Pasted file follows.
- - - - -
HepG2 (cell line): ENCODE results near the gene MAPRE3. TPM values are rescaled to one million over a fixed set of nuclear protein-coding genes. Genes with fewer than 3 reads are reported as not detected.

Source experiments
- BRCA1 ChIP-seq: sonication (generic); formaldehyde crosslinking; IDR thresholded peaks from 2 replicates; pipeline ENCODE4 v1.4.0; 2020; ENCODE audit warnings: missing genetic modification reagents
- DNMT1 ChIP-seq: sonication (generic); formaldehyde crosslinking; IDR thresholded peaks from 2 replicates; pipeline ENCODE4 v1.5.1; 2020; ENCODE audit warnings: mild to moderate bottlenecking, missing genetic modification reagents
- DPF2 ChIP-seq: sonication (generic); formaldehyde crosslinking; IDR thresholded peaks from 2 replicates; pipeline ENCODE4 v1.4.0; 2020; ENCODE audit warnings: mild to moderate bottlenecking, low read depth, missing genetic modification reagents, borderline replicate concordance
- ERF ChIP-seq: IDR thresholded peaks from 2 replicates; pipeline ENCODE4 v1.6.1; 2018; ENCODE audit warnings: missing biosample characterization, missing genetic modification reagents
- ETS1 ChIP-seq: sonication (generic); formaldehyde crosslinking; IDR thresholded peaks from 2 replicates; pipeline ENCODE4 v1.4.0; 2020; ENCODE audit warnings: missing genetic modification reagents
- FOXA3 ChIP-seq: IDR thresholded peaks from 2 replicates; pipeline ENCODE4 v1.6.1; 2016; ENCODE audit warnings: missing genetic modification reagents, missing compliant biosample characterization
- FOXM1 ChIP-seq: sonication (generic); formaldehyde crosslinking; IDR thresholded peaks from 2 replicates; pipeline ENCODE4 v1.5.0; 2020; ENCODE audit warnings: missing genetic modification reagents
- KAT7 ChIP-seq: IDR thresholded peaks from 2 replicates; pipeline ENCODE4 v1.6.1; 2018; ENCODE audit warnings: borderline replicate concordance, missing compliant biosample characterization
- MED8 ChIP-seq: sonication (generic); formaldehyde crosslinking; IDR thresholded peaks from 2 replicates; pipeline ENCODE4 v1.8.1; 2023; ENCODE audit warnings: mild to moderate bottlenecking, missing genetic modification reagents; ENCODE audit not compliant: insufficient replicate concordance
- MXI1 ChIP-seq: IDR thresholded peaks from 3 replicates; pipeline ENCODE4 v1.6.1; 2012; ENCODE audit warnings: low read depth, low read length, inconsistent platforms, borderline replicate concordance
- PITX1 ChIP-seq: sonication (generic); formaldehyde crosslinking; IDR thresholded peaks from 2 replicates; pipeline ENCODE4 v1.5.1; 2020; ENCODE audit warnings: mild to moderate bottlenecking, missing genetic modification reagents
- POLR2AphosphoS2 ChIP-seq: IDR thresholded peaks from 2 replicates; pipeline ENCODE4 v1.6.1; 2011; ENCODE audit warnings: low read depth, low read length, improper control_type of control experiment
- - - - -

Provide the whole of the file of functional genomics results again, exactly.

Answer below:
HepG2 (cell line): ENCODE results near the gene MAPRE3. TPM values are rescaled to one million over a fixed set of nuclear protein-coding genes. Genes with fewer than 3 reads are reported as not detected.

Source experiments
- BRCA1 ChIP-seq: sonication (generic); formaldehyde crosslinking; IDR thresholded peaks from 2 replicates; pipeline ENCODE4 v1.4.0; 2020; ENCODE audit warnings: missing genetic modification reagents
- DNMT1 ChIP-seq: sonication (generic); formaldehyde crosslinking; IDR thresholded peaks from 2 replicates; pipeline ENCODE4 v1.5.1; 2020; ENCODE audit warnings: mild to moderate bottlenecking, missing genetic modification reagents
- DPF2 ChIP-seq: sonication (generic); formaldehyde crosslinking; IDR thresholded peaks from 2 replicates; pipeline ENCODE4 v1.4.0; 2020; ENCODE audit warnings: mild to moderate bottlenecking, low read depth, missing genetic modification reagents, borderline replicate concordance
- ERF ChIP-seq: IDR thresholded peaks from 2 replicates; pipeline ENCODE4 v1.6.1; 2018; ENCODE audit warnings: missing biosample characterization, missing genetic modification reagents
- ETS1 ChIP-seq: sonication (generic); formaldehyde crosslinking; IDR thresholded peaks from 2 replicates; pipeline ENCODE4 v1.4.0; 2020; ENCODE audit warnings: missing genetic modification reagents
- FOXA3 ChIP-seq: IDR thresholded peaks from 2 replicates; pipeline ENCODE4 v1.6.1; 2016; ENCODE audit warnings: missing genetic modification reagents, missing compliant biosample characterization
- FOXM1 ChIP-seq: sonication (generic); formaldehyde crosslinking; IDR thresholded peaks from 2 replicates; pipeline ENCODE4 v1.5.0; 2020; ENCODE audit warnings: missing genetic modification reagents
- KAT7 ChIP-seq: IDR thresholded peaks from 2 replicates; pipeline ENCODE4 v1.6.1; 2018; ENCODE audit warnings: borderline replicate concordance, missing compliant biosample characterization
- MED8 ChIP-seq: sonication (generic); formaldehyde crosslinking; IDR thresholded peaks from 2 replicates; pipeline ENCODE4 v1.8.1; 2023; ENCODE audit warnings: mild to moderate bottlenecking, missing genetic modification reagents; ENCODE audit not compliant: insufficient replicate concordance
- MXI1 ChIP-seq: IDR thresholded peaks from 3 replicates; pipeline ENCODE4 v1.6.1; 2012; ENCODE audit warnings: low read depth, low read length, inconsistent platforms, borderline replicate concordance
- PITX1 ChIP-seq: sonication (generic); formaldehyde crosslinking; IDR thresholded peaks from 2 replicates; pipeline ENCODE4 v1.5.1; 2020; ENCODE audit warnings: mild to moderate bottlenecking, missing genetic modification reagents
- POLR2AphosphoS2 ChIP-seq: IDR thresholded peaks from 2 replicates; pipeline ENCODE4 v1.6.1; 2011; ENCODE audit warnings: low read depth, low read length, improper control_type of control experiment